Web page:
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May 16, 2021 | Doug Sauder
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“Paul, an apostle—sent not from men nor by a man, but by Jesus Christ and God the Father, who raised him from the dead—and all the brothers and sisters with me, to the churches in Galatia: Grace and peace to you from God our Father and the Lord Jesus Christ, who gave himself for our sins to rescue us from the present evil age, according to the will of our God and Father, to whom be glory for ever and ever. Amen.”—Galatians 1:1–5 (NIV)
Have you ever met twins? It’s such a weird, fascinating thing to think about, isn’t it? Two babies who, somehow, are miraculously conceived at the same time, share a womb and, sometimes even look exactly alike. One of the things I find unique and interesting about twins is the unparalleled kinship they usually share. This uncanny bond between them and scientific evidence shows that twins enjoy lifelong benefits from having each other.
So, why am I talking to you about twins right now? Well, because in the New Testament we see a pair of twins, a set that’s always inseparable because they’re joined at the hip.
Their names? Grace and peace.
Check this out: 15 of the 27 books of the New Testament contain these words paired together in their introduction! They've been called the Siamese twins of the New Testament because they're so commonly coupled together, particularly by Paul. It's an ingenious combination of the common Greek and Hebrew greetings.
Grace (charis): This word was used like the Hawaiian word aloha, both in greetings and departures. The word means joy or favor; a leaning towards to share benefit. In the New Testament, it's used to describe the Lord's favor, which He freely extended to give Himself away to people because He is disposed to bless and be near them.
Peace (shalom): A term used to this day, shalom means peace, a state of harmony and restoration. I love the way Bible scholar John Henry Thayer put it: "The tranquil state of a soul assured of its salvation through Christ, and so fearing nothing from God and content with its earthly lot, of whatsoever sort that is.” It speaks of holistic health, of all the pieces of one’s life being joined together in their rightful place. It’s the supernatural gift of wholeness that every believer can rest upon and wrap themselves in.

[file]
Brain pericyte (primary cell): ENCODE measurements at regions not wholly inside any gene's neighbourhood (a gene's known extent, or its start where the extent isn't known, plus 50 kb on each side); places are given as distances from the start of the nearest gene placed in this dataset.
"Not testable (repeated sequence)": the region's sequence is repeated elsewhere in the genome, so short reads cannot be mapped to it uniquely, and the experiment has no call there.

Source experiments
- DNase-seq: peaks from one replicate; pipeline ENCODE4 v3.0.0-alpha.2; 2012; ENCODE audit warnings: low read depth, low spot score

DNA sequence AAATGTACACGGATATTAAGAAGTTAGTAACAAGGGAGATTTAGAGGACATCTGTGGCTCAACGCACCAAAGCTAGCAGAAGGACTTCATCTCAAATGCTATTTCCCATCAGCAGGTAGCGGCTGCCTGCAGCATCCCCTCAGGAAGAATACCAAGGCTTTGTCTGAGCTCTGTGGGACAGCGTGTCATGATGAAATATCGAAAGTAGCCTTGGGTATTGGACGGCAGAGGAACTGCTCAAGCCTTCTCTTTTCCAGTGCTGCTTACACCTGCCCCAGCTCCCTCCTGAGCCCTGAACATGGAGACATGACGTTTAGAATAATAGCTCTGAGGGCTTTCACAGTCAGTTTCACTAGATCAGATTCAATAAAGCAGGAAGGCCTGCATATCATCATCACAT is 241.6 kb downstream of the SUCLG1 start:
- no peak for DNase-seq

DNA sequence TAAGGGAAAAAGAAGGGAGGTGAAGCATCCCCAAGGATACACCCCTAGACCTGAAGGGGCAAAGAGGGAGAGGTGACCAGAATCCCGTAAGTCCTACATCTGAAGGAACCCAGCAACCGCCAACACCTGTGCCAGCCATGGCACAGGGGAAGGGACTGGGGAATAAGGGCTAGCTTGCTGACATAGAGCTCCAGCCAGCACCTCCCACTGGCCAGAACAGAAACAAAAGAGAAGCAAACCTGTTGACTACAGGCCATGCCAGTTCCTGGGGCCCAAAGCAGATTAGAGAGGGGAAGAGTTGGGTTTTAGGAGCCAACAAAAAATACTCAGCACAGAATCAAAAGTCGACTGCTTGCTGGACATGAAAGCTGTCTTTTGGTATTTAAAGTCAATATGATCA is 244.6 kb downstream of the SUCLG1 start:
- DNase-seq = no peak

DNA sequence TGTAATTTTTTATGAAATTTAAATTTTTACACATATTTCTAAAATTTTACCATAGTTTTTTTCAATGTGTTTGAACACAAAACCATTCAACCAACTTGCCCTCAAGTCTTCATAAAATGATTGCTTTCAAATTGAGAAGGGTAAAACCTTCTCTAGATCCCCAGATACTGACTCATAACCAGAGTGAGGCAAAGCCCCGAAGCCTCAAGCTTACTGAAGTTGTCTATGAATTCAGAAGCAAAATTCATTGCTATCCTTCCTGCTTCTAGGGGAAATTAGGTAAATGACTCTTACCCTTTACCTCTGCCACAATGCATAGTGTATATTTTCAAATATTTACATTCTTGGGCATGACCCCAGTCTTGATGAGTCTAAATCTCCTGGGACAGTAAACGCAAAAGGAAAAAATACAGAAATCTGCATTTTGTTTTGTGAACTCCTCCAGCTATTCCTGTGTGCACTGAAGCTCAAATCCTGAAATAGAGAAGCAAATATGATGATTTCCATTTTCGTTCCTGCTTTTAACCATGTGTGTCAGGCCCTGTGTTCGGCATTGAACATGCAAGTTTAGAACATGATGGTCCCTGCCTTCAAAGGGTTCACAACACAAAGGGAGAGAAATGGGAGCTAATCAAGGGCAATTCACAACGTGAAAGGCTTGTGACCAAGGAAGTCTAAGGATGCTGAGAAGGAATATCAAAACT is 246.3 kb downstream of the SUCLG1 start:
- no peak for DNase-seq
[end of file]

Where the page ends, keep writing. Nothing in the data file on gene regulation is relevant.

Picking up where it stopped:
Now, I believe the reason Paul so frequently pairs grace and peace together is because these two powerful ideas go hand-in-hand; they’re inseparable. Like twins, grace and peace share an uncanny, absurd closeness. You truly can’t have one without the other.
And here’s the most profound thing I need you to see, think about, and reflect on as you examine your own life, heart, and attitude: Whenever we see these two together in Scripture, grace always comes before peace. The reason is because you can never know the peace of God until you have received the grace of God through our Lord Jesus Christ.
You can’t rest in His peace until you’ve been wrapped in His grace. You can’t have beautiful harmony until all the parts are in place. You can’t experience wholeness until the God-sized hole in your heart has been filled. Why? Because God's grace in us is the source of our peace. It brings us into harmony with our heavenly Father, it unites us with one another in one accord, one mission, one purpose, and one banner, and it makes us whole through the restoration of our souls by the saving work of Christ.
Grace allows us to have peace with God, others, and ourselves. That’s what Christmas is all about, folks! The Prince of Peace arrived on the scene to live the perfect life we never could, to bear the penalty for our sins, and conquer death. By doing so, He allowed us to experience the grace of God that brings us peace. And as we receive, grow in, and are changed by the grace of God, we can experience true peace . . . the peace that surpasses understanding, the peace that steadies us in the harshest conditions and the fieriest trials, and the peace that comes from the freedom from sin and death through Christ Jesus, according to the will of God and for the glory of God.
So today, as we inch closer to Christmas day, let us bask in this grace and let His peace wash over us.
Danny Saavedra has served on the staff of Calvary since 2012, managing the Calvary Devotional and digital discipleship resources. He has a Master of Arts in Pastoral Counseling and Master of Divinity in Pastoral Ministry from Liberty Theological Seminary. His wife Stephanie, son Jude, and daughter Zoe share a love of Star Wars, good food, having friends over for dinner, and studying the Word together as a family.